I believe everyone should have goals in life, and I believe that once we meet our goals, we should set more. Striving to be better and do more has the potential to benefit us in numerous ways.
However, sometimes we don’t meet our goals. We don’t hit the deadlines we had for ourselves. We’re not where we wanted to be by a certain age or other life milestone.
When that happens, it’s easy to get down on ourselves and our lives in general. We want to wallow in our failure and focus on what could have been.
Maybe we didn’t get that promotion or new job. Maybe we didn’t get into the graduate school program we had our sights set on for years. Maybe we didn’t have a serious relationship, spouse or children by a certain age.
We think the is grass always greener on the other side. We have this idea that once we get where we want to go, life will be fuller, better, more vibrant.
But what if we spent that same energy we use missing what could have been — or even what will be — on enjoying the now?
What’s green in your life today, right this moment? Maybe you didn’t get a promotion, but what about your current role makes you happy? A promotion likely means more work and more stress, at least in the beginning, so focus on the balance you have right now. Same with a new job. Can you find something at your current workplace to appreciate and enjoy? It could be your co-workers, the work itself or the environment.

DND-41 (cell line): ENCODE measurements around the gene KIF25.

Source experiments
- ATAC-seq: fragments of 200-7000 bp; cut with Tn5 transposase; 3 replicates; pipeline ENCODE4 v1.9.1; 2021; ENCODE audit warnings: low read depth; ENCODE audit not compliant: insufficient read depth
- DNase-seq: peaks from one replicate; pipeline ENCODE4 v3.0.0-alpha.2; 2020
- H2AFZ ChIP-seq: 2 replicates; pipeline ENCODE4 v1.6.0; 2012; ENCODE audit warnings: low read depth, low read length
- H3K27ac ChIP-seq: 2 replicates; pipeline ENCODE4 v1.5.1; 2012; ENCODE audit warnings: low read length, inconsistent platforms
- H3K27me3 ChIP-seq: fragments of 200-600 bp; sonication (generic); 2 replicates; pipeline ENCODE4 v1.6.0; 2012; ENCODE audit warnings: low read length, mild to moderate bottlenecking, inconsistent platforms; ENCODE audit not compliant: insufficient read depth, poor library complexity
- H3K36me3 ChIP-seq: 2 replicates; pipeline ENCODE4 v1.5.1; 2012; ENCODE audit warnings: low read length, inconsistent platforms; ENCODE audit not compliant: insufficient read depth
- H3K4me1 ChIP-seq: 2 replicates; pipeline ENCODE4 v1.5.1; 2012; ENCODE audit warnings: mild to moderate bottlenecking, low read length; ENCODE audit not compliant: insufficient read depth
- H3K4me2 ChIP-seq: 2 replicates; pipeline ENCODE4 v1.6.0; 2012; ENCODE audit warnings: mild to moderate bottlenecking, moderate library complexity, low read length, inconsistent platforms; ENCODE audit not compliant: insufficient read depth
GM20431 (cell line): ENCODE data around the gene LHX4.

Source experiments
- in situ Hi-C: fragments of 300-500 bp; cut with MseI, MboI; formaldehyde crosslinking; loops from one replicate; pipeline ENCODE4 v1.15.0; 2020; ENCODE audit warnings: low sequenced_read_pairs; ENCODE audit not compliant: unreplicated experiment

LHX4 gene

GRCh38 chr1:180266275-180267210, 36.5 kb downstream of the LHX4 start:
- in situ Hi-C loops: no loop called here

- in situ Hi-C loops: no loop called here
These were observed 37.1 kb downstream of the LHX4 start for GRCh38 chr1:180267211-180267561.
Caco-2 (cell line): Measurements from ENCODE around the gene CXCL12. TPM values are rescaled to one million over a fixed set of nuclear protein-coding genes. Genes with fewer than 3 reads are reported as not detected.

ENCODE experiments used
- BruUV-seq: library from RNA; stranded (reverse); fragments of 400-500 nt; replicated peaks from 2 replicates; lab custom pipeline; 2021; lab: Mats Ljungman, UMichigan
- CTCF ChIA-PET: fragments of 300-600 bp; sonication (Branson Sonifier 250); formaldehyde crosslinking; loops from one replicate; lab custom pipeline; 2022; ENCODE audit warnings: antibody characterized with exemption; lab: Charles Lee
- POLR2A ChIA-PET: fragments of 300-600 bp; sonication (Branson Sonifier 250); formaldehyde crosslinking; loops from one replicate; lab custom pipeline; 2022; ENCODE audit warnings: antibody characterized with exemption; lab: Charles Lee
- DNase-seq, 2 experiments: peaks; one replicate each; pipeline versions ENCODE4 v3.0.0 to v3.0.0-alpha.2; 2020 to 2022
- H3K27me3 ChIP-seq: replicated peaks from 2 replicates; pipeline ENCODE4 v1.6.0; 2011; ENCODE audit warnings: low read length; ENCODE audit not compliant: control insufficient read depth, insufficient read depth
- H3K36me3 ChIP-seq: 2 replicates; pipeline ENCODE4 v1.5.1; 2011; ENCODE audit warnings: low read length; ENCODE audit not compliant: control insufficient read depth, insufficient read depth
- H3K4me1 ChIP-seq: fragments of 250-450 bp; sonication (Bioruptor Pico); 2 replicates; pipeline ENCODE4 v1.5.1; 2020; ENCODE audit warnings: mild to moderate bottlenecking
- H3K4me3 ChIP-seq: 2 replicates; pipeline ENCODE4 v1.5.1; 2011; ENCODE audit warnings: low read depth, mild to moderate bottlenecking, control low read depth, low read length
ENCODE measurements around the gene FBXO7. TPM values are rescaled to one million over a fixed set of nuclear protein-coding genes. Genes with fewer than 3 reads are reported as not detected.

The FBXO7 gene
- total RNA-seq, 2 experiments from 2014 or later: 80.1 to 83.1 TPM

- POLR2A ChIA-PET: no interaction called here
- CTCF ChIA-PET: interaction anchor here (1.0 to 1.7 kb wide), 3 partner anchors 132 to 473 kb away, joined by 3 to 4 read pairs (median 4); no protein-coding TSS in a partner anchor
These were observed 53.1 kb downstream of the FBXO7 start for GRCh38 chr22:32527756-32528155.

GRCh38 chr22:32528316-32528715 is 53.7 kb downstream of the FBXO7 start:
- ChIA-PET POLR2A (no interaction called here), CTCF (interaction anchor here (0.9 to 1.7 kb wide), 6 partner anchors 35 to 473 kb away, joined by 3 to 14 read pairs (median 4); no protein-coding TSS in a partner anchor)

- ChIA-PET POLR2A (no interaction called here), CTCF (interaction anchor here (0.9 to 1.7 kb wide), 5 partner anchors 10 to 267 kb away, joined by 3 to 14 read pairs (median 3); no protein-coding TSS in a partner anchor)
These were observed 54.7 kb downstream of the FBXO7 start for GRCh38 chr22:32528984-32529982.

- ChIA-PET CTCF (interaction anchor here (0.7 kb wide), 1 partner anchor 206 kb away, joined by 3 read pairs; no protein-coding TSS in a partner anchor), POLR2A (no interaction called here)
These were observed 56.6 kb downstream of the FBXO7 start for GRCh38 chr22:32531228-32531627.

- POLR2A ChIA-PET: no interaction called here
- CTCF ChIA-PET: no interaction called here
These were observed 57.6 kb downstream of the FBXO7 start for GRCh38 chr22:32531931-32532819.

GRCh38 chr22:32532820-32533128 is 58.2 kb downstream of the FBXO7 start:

When it comes to being in a relationship, having a family, obtaining a degree or whatever else you believe you should have achieved, remember: You don’t need to be anywhere in life by a certain age, regardless of what your friends, family or society may say. True success comes from being content with where you are and confident that you’re doing your best to get where you want to go — and it starts with positivity, perhaps forced positivity.
Groan, I know. I hate when people say, “Be more positive!” But it’s true. One little positive thought can bloom into a world of happiness. It’s all about you frame your life.
Stop looking over the hill to see what’s on the other side. Re-frame your current situation and force yourself to see the good.
If you get too caught up planning for what’s to come, or fixating on what should have been, what’s happening right now will pass you by.
I am beyond guilty of not living in the moment. Some people find my goal-setting and work ethic admirable; others tell me that I’m young and still have my whole life ahead of me. “Slow down and breathe,” they say.
Both sets of people are correct. We must strike a balance between living in the moment and working toward the future. There’s something to be said for both.
The best advice I can offer you is this: Live in the moment but keep your eyes on the horizon as you do. Enjoy every moment you spend working toward your goals, and know that even if you fail to meet them, you will grow as a person in your attempts. Acknowledge your failures and allow yourself time to grieve, but don’t let your grief consume you. Set a new goal, adjust your expectations and keep your head held high, enjoying every minute of your life as you work your way toward what’s next. Sometimes, what’s next may be right in front of you, happening right now. Be willing to open your eyes and see it.